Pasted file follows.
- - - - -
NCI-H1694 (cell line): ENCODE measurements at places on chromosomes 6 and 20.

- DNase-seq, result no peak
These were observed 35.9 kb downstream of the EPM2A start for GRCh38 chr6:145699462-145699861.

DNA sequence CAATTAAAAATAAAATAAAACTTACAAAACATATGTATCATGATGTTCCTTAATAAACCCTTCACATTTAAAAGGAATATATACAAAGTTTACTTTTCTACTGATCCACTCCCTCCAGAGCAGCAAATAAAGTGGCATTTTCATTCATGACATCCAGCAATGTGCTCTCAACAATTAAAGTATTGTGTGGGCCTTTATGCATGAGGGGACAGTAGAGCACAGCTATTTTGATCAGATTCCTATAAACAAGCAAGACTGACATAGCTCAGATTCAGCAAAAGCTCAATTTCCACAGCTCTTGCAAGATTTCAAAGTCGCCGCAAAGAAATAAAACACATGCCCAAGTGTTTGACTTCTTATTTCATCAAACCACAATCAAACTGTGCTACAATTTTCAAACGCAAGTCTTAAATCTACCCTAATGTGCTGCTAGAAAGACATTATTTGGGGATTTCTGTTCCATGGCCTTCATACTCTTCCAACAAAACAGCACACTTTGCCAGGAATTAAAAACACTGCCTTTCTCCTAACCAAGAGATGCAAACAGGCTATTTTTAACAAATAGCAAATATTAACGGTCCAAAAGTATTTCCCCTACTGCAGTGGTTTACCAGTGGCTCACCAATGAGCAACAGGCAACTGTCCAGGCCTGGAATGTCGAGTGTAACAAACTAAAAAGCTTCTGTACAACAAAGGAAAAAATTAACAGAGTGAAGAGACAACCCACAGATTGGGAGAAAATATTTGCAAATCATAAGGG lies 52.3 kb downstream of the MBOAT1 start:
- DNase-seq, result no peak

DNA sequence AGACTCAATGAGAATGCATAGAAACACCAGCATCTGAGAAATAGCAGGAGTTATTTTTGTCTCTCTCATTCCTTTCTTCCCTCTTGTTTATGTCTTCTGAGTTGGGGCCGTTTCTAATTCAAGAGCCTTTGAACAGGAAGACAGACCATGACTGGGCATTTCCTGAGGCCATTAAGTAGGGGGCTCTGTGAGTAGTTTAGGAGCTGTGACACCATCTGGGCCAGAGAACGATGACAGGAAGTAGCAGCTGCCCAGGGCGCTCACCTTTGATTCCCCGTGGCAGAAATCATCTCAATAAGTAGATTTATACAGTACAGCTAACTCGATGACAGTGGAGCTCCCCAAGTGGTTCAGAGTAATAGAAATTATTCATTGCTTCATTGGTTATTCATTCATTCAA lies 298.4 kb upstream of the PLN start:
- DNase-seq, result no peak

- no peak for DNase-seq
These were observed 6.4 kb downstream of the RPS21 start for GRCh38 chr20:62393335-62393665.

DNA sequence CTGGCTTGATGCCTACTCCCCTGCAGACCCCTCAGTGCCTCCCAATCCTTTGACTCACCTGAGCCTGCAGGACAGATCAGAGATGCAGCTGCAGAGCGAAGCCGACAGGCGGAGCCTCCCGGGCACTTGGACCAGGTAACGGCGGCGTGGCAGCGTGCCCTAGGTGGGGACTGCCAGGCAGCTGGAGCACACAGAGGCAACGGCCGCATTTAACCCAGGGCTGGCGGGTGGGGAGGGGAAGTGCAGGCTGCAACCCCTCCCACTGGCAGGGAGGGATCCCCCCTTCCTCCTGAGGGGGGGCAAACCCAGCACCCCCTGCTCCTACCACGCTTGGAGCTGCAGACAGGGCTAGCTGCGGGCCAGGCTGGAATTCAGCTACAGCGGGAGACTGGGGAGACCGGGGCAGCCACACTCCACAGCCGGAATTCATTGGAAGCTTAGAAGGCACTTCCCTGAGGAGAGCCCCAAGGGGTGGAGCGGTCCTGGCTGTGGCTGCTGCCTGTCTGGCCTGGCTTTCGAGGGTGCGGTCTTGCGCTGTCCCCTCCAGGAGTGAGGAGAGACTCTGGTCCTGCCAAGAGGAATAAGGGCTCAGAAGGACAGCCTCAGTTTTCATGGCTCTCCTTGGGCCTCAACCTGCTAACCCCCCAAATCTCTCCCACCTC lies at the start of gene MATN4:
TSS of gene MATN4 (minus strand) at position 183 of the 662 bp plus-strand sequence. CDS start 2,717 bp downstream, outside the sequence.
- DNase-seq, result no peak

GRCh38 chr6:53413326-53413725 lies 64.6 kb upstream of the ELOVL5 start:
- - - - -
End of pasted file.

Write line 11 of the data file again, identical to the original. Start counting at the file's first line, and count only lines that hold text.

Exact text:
TSS of gene MATN4 (minus strand) at position 183 of the 662 bp plus-strand sequence. CDS start 2,717 bp downstream, outside the sequence.